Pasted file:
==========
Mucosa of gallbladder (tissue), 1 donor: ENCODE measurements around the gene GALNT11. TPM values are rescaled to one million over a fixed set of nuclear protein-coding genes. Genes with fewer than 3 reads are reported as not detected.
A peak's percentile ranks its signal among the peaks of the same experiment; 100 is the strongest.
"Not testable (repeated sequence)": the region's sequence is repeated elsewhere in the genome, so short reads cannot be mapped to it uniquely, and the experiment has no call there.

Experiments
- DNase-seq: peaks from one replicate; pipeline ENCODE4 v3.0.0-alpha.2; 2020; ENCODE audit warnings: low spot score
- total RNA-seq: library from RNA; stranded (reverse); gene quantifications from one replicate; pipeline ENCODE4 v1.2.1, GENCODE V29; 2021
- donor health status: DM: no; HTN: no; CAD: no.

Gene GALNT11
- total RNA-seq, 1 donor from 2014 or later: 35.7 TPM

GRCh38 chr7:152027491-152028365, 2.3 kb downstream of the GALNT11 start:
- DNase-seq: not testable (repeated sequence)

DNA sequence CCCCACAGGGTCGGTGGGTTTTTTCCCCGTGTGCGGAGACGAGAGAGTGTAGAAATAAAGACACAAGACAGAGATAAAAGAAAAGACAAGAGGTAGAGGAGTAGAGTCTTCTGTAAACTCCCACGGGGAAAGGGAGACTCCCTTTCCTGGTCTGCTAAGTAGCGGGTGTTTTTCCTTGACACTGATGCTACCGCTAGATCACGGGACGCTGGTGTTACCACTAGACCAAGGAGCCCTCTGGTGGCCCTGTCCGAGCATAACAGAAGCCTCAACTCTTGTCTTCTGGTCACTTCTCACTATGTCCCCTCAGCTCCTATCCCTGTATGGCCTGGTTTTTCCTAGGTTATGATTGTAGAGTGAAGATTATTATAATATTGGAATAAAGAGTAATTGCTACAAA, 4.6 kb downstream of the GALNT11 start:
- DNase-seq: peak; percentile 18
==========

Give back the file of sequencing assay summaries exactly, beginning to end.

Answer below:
Mucosa of gallbladder (tissue), 1 donor: ENCODE measurements around the gene GALNT11. TPM values are rescaled to one million over a fixed set of nuclear protein-coding genes. Genes with fewer than 3 reads are reported as not detected.
A peak's percentile ranks its signal among the peaks of the same experiment; 100 is the strongest.
"Not testable (repeated sequence)": the region's sequence is repeated elsewhere in the genome, so short reads cannot be mapped to it uniquely, and the experiment has no call there.

Experiments
- DNase-seq: peaks from one replicate; pipeline ENCODE4 v3.0.0-alpha.2; 2020; ENCODE audit warnings: low spot score
- total RNA-seq: library from RNA; stranded (reverse); gene quantifications from one replicate; pipeline ENCODE4 v1.2.1, GENCODE V29; 2021
- donor health status: DM: no; HTN: no; CAD: no.

Gene GALNT11
- total RNA-seq, 1 donor from 2014 or later: 35.7 TPM

GRCh38 chr7:152027491-152028365, 2.3 kb downstream of the GALNT11 start:
- DNase-seq: not testable (repeated sequence)

DNA sequence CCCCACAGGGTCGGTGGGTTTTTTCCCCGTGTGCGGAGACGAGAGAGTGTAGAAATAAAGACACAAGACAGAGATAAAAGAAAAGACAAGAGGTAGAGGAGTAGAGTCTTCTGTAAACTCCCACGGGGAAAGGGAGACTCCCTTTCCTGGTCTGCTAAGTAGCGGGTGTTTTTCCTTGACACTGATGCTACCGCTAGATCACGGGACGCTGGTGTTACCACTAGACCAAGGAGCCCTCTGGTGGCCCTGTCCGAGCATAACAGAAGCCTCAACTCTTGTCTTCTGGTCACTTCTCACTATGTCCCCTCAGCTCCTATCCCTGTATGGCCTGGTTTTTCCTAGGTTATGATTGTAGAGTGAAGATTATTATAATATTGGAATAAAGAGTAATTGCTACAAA, 4.6 kb downstream of the GALNT11 start:
- DNase-seq: peak; percentile 18